4. The method of claim 3, wherein the window is one of a group consisting of a cos2 window, a rectangular window, and a triangular window.

5. The method of claim 3, wherein the window of the windowed decomposition method is of a length equal to an even integer multiple of the length of the time-division compound waveform.

6. The method of claim 3, wherein the time-division compound waveform is designed such that consecutive occurrences of any particular sub-sequence are in phase with each other.

7. The method of claim 3, wherein each sub-sequence has a time duration that is an integer multiple of the reciprocal of a selected fundamental frequency.

8. The method of claim 2, wherein the decomposition window is applied to the obtained electromagnetic data at a plurality of different times, and each frequency component is obtained from composite data of the different windows.

9. The method of claim 8, wherein the windows applied at different times include overlapping windows.

10. The method of claim 2, wherein the small decomposition window is used, and the small decomposition has a length less than or equal to the length of a sub-sequence representing a particular frequency selected for extraction in the decomposition.

11. The method of claim 10, wherein the window is applied a plurality of times in an overlapping manner, and those with peak amplitude responses are identified and used to obtain amplitude or phase values, or both, for one or more of the frequency components.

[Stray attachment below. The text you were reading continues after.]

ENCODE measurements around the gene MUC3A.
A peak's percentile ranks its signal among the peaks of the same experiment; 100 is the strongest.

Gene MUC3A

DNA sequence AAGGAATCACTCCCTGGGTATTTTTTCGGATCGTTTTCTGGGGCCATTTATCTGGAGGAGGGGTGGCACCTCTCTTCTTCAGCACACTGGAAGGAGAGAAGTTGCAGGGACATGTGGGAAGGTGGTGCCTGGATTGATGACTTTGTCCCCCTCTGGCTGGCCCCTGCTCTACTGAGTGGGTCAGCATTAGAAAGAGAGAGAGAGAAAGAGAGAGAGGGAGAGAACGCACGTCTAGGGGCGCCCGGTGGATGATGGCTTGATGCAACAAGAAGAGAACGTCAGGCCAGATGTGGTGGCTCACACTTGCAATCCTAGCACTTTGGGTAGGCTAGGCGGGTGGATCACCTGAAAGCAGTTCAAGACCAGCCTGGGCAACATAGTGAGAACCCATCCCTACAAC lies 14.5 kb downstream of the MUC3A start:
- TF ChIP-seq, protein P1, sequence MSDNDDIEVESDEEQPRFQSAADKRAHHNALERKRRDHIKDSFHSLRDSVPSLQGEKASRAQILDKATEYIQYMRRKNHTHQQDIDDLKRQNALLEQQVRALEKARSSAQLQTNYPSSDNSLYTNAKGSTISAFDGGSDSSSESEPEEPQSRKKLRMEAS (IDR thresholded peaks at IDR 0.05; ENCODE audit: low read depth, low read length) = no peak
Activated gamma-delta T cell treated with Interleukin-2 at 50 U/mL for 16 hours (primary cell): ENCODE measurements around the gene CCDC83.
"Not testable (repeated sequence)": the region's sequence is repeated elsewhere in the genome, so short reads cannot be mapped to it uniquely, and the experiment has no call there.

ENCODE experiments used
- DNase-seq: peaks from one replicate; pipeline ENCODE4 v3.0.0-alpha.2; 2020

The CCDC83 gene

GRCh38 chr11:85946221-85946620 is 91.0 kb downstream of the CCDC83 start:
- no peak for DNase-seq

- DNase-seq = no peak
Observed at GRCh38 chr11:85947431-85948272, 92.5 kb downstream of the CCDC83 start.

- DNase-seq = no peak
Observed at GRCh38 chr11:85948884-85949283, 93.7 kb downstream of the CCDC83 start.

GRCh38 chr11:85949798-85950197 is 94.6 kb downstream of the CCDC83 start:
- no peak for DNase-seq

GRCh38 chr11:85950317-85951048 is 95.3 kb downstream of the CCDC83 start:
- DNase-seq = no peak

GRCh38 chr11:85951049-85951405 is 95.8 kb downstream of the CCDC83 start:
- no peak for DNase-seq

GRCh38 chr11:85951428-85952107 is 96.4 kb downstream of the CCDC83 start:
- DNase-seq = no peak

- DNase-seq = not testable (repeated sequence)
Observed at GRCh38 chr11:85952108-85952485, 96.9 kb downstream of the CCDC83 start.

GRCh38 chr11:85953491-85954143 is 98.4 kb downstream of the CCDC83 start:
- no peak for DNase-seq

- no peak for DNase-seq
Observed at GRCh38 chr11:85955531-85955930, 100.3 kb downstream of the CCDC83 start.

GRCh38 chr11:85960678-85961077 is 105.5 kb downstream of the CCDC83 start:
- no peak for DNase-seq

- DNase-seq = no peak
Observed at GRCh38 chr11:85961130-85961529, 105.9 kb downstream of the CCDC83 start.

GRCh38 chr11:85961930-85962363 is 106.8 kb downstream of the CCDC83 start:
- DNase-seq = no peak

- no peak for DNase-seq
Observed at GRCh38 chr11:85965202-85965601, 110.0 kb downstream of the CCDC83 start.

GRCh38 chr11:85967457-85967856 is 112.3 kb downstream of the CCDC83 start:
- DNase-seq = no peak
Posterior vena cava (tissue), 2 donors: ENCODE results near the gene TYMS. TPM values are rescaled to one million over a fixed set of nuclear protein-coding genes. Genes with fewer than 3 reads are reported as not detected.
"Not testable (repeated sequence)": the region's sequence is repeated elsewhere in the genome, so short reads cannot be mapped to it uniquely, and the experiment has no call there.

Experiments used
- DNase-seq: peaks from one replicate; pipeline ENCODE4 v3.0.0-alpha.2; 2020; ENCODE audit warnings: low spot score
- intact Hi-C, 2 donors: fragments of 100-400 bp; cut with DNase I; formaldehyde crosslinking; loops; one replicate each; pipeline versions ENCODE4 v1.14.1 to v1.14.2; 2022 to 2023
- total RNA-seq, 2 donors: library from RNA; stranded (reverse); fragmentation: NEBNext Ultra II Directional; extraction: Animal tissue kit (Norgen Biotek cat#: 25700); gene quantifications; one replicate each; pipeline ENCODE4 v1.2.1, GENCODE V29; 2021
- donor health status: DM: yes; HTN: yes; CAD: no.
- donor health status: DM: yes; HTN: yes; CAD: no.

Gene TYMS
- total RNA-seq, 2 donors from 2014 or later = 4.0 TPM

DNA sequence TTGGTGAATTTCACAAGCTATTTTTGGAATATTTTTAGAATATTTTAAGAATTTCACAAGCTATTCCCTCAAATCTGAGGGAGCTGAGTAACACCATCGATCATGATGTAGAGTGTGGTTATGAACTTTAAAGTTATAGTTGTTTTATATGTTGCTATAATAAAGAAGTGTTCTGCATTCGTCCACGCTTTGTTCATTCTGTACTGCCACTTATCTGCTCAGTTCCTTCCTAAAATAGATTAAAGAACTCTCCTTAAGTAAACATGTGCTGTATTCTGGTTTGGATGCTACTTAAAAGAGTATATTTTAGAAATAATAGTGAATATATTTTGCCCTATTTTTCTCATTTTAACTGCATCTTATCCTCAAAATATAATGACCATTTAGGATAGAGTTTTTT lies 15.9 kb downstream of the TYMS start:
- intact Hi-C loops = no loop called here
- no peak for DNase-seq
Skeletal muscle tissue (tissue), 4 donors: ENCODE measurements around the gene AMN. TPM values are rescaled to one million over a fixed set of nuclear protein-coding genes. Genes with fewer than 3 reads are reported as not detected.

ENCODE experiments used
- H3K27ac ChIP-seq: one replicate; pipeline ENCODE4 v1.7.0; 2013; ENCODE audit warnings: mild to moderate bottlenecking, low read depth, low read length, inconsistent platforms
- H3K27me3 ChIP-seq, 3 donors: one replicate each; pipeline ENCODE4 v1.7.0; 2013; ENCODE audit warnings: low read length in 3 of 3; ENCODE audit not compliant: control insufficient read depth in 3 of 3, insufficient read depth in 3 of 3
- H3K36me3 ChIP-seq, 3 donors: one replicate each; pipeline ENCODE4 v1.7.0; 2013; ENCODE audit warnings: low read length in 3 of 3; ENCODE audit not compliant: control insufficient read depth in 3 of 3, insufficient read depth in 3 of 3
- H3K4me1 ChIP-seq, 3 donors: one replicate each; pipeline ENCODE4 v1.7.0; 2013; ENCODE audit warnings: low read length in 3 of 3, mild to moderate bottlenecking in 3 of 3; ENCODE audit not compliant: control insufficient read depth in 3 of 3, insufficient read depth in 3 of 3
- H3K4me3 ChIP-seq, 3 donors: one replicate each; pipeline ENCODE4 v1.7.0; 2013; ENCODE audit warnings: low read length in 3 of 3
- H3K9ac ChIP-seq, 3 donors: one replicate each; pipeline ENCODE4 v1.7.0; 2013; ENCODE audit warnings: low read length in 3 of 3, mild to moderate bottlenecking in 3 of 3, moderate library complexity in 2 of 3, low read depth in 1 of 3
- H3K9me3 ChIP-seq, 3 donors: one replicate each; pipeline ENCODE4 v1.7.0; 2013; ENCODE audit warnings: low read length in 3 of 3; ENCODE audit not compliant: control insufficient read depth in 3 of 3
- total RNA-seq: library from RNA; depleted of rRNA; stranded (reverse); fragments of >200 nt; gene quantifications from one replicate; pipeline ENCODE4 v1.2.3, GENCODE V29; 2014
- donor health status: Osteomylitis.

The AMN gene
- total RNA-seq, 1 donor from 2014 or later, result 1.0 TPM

12. The method of claim 11, wherein the peak amplitude responses are identified by tracking expected arrivals using a tracking algorithm.

13. The method of claim 10, wherein the window length is less than the sub-sequence length by an amount determined in consideration of reducing inclusion of transition transients that occur between sub-sequences.

14. The method of claim 2, wherein the window is rectangular and not tapered.

15. The method of claim 1, wherein the windowed decomposition method comprises taking a Fourier transform of the obtained electromagnetic data, window-by-window.

16. The method of claim 1, wherein the windowed decomposition method comprises said correlation-based equivalent to Fourier transformation, and the correlation-based equivalent is correlation with a full-sequence sinusoid or other waveform having a fundamental frequency equal to a frequency of interest, and repeating the correlation for each other frequency of interest.

17. The method of claim 1, wherein the windowed decomposition method comprises said correlation-based equivalent to Fourier transformation, and the correlation-based equivalent is correlation with a reference waveform designed to collapse a selected frequency component while moving other frequency components to a different time.

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Patent History
Patent number: 10209386
Type: Grant
Filed: Jun 27, 2013
Date of Patent: Feb 19, 2019
Patent Publication Number: 20150160363
Assignee: ExxonMobil Upstream Research Company (Spring, TX)
Inventors: Scott C. Hornbostel (Houston, TX), Shangli Ou (Sugar Land, TX)
Primary Examiner: Mischita L Henson
Application Number: 14/404,204
Current U.S. Class: Signal Processing (367/21)
International Classification: G01V 3/12 (20060101); G01V 3/08 (20060101); G01V 3/02 (20060101); G01V 3/38 (20060101);